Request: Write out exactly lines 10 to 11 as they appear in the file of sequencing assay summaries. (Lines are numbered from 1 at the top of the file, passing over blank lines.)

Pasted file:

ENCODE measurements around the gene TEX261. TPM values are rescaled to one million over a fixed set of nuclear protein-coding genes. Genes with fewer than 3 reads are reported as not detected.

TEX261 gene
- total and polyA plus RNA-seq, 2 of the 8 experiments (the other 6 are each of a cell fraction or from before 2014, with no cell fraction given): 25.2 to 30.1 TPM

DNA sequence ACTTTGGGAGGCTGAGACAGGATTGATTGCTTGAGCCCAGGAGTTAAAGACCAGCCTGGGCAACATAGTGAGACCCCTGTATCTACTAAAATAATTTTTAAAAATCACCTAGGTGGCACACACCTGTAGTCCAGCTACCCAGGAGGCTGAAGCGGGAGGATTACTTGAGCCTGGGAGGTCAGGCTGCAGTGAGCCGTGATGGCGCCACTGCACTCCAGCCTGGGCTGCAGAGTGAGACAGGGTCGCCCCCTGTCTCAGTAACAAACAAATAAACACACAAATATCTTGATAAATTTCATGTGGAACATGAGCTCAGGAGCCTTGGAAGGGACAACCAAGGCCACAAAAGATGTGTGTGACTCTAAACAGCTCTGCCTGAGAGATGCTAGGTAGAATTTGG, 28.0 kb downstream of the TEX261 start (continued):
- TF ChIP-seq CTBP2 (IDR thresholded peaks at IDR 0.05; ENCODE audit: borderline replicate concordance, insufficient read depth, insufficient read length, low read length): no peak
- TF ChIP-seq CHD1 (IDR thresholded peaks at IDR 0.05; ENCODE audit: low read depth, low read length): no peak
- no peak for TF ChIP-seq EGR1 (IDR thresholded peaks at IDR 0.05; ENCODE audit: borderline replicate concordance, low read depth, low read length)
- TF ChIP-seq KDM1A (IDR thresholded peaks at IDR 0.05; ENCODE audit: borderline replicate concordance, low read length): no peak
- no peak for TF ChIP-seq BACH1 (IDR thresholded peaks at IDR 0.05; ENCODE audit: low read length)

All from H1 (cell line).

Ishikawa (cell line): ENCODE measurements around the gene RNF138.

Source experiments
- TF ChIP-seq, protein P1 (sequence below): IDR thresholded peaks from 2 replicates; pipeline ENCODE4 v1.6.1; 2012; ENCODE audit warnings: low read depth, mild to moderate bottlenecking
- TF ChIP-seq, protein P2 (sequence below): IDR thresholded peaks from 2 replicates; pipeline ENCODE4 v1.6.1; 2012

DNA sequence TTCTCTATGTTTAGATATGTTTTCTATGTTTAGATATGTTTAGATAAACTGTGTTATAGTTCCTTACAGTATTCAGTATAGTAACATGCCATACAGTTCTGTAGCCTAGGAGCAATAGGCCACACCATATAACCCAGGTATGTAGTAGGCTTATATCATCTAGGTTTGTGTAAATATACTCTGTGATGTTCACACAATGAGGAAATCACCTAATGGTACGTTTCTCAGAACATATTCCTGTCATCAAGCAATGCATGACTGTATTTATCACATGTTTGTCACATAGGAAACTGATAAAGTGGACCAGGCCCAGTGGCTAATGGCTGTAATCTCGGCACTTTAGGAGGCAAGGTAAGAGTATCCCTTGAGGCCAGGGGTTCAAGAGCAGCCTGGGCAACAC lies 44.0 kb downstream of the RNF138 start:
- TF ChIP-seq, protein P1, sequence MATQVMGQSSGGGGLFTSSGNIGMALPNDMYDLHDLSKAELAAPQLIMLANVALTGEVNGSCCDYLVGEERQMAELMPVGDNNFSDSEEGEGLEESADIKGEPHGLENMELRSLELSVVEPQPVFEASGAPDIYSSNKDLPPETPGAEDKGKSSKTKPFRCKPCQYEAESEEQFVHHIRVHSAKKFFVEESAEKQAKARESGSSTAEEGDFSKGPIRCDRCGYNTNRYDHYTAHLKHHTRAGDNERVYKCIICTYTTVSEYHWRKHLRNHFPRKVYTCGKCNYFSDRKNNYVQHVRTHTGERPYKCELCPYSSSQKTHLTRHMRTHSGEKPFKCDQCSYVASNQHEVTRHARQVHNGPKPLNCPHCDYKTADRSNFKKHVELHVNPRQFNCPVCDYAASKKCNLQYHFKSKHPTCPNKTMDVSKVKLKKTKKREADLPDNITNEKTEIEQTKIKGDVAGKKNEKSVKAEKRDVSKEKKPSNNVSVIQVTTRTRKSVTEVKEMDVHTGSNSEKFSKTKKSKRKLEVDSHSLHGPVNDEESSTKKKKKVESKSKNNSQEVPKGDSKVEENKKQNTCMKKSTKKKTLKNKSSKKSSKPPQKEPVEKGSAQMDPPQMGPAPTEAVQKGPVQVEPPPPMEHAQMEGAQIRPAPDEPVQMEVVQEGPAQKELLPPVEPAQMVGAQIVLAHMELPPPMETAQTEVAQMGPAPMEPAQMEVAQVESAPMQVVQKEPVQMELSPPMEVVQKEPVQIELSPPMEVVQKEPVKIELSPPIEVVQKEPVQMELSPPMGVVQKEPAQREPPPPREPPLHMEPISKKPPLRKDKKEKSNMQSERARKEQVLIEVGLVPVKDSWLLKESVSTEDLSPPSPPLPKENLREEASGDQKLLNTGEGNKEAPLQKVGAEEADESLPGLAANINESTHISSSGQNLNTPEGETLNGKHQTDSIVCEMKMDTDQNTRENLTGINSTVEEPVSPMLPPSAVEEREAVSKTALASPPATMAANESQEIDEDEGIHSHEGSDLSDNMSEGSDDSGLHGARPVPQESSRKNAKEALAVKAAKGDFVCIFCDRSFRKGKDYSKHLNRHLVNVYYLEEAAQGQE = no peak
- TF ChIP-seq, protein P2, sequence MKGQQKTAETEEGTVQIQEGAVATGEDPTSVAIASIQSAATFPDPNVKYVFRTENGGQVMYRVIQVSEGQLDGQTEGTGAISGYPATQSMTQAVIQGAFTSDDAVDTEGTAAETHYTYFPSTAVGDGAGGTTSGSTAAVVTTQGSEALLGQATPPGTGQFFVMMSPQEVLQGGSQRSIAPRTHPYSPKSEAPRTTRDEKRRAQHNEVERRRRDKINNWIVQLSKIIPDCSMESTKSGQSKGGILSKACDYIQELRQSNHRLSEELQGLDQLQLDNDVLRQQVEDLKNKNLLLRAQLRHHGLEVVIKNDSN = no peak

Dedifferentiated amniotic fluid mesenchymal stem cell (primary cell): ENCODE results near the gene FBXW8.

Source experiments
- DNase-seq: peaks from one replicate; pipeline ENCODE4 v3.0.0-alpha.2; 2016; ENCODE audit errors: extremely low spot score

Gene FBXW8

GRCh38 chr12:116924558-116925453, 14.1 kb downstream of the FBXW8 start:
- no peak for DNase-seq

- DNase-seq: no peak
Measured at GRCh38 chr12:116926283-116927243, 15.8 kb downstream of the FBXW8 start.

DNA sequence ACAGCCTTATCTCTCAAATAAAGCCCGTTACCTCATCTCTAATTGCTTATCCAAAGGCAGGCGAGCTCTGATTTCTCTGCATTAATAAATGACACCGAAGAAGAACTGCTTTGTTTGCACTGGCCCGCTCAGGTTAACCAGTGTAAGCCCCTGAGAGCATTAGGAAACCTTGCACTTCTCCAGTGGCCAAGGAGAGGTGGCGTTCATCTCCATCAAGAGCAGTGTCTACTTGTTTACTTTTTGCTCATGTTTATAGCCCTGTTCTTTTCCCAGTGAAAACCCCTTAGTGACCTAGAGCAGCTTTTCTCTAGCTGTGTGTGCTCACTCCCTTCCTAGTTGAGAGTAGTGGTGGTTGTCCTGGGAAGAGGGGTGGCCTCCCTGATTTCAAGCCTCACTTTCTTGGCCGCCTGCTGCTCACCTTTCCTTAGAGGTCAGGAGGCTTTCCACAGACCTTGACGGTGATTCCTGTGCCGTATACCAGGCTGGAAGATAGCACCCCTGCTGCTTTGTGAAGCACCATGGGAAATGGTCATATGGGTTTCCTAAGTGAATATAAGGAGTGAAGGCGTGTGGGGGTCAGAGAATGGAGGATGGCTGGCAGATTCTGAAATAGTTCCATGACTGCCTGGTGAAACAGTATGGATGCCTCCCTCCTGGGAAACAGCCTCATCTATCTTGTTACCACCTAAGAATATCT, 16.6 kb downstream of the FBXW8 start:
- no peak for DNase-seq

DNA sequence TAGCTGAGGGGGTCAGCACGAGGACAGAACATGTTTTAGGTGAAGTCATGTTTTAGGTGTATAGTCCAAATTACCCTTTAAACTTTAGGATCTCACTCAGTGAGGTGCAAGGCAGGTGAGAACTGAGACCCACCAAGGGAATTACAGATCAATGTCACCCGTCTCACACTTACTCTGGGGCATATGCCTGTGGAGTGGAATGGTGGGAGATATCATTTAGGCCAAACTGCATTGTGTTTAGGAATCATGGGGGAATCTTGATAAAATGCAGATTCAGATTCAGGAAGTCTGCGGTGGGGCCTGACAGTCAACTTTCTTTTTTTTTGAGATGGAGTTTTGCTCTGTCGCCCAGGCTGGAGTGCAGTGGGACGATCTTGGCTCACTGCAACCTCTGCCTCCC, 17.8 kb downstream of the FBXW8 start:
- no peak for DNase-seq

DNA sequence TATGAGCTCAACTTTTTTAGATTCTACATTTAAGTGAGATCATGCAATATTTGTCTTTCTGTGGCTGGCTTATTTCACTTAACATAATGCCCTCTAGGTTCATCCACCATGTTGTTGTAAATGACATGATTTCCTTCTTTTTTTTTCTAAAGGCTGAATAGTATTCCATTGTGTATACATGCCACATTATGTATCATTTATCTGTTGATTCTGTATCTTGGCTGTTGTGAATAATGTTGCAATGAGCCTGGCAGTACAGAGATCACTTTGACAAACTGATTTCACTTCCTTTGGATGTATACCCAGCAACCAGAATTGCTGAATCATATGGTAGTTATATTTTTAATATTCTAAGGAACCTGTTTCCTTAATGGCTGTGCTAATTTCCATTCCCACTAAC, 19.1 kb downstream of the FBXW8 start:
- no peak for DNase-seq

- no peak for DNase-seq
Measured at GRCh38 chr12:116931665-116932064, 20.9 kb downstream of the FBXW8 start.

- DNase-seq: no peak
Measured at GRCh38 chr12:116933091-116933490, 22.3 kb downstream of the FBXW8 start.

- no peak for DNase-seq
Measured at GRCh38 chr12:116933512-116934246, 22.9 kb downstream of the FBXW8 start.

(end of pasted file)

All from H1 (cell line).

Ishikawa (cell line): ENCODE measurements around the gene RNF138.